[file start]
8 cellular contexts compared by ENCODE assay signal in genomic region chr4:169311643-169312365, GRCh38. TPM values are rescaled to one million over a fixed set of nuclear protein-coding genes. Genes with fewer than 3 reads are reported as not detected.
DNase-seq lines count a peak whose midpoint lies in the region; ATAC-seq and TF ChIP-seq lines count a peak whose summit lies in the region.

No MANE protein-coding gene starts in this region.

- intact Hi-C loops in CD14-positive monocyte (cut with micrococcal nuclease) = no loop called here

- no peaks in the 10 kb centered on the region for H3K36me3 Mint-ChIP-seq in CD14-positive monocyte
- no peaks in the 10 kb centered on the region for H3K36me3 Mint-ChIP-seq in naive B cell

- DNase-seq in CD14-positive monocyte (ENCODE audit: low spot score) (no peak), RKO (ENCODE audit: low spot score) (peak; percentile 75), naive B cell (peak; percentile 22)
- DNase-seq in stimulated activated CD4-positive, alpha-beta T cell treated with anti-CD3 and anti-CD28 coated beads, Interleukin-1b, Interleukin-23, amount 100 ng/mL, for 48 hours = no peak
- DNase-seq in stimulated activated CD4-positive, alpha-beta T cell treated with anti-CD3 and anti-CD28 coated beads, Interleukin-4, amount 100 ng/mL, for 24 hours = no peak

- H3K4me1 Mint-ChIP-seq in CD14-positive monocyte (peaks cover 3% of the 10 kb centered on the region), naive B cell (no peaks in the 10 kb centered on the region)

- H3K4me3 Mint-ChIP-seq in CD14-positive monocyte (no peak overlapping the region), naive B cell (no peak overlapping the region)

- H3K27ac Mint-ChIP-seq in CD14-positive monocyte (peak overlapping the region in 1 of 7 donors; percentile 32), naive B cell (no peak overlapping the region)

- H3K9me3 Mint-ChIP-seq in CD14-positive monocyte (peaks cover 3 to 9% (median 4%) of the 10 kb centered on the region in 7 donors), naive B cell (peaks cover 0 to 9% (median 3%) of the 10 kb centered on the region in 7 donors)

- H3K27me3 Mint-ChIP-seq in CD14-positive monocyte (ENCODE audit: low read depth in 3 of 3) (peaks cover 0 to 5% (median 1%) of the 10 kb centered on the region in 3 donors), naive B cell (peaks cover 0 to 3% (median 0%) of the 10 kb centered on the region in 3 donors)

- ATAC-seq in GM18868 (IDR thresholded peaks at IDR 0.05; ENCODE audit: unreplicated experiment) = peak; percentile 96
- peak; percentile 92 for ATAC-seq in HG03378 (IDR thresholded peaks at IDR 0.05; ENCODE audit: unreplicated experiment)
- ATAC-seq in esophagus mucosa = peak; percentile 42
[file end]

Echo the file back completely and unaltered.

8 cellular contexts compared by ENCODE assay signal in genomic region chr4:169311643-169312365, GRCh38. TPM values are rescaled to one million over a fixed set of nuclear protein-coding genes. Genes with fewer than 3 reads are reported as not detected.
DNase-seq lines count a peak whose midpoint lies in the region; ATAC-seq and TF ChIP-seq lines count a peak whose summit lies in the region.

No MANE protein-coding gene starts in this region.

- intact Hi-C loops in CD14-positive monocyte (cut with micrococcal nuclease) = no loop called here

- no peaks in the 10 kb centered on the region for H3K36me3 Mint-ChIP-seq in CD14-positive monocyte
- no peaks in the 10 kb centered on the region for H3K36me3 Mint-ChIP-seq in naive B cell

- DNase-seq in CD14-positive monocyte (ENCODE audit: low spot score) (no peak), RKO (ENCODE audit: low spot score) (peak; percentile 75), naive B cell (peak; percentile 22)
- DNase-seq in stimulated activated CD4-positive, alpha-beta T cell treated with anti-CD3 and anti-CD28 coated beads, Interleukin-1b, Interleukin-23, amount 100 ng/mL, for 48 hours = no peak
- DNase-seq in stimulated activated CD4-positive, alpha-beta T cell treated with anti-CD3 and anti-CD28 coated beads, Interleukin-4, amount 100 ng/mL, for 24 hours = no peak

- H3K4me1 Mint-ChIP-seq in CD14-positive monocyte (peaks cover 3% of the 10 kb centered on the region), naive B cell (no peaks in the 10 kb centered on the region)

- H3K4me3 Mint-ChIP-seq in CD14-positive monocyte (no peak overlapping the region), naive B cell (no peak overlapping the region)

- H3K27ac Mint-ChIP-seq in CD14-positive monocyte (peak overlapping the region in 1 of 7 donors; percentile 32), naive B cell (no peak overlapping the region)

- H3K9me3 Mint-ChIP-seq in CD14-positive monocyte (peaks cover 3 to 9% (median 4%) of the 10 kb centered on the region in 7 donors), naive B cell (peaks cover 0 to 9% (median 3%) of the 10 kb centered on the region in 7 donors)

- H3K27me3 Mint-ChIP-seq in CD14-positive monocyte (ENCODE audit: low read depth in 3 of 3) (peaks cover 0 to 5% (median 1%) of the 10 kb centered on the region in 3 donors), naive B cell (peaks cover 0 to 3% (median 0%) of the 10 kb centered on the region in 3 donors)

- ATAC-seq in GM18868 (IDR thresholded peaks at IDR 0.05; ENCODE audit: unreplicated experiment) = peak; percentile 96
- peak; percentile 92 for ATAC-seq in HG03378 (IDR thresholded peaks at IDR 0.05; ENCODE audit: unreplicated experiment)
- ATAC-seq in esophagus mucosa = peak; percentile 42